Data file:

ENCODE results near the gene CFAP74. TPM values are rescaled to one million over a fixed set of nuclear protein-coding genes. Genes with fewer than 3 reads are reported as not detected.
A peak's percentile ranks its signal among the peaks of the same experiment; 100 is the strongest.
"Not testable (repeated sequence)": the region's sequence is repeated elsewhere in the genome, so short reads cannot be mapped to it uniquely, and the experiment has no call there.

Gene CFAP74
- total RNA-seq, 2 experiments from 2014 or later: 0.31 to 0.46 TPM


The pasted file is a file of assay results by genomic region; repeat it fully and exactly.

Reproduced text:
ENCODE results near the gene CFAP74. TPM values are rescaled to one million over a fixed set of nuclear protein-coding genes. Genes with fewer than 3 reads are reported as not detected.
A peak's percentile ranks its signal among the peaks of the same experiment; 100 is the strongest.
"Not testable (repeated sequence)": the region's sequence is repeated elsewhere in the genome, so short reads cannot be mapped to it uniquely, and the experiment has no call there.

Gene CFAP74
- total RNA-seq, 2 experiments from 2014 or later: 0.31 to 0.46 TPM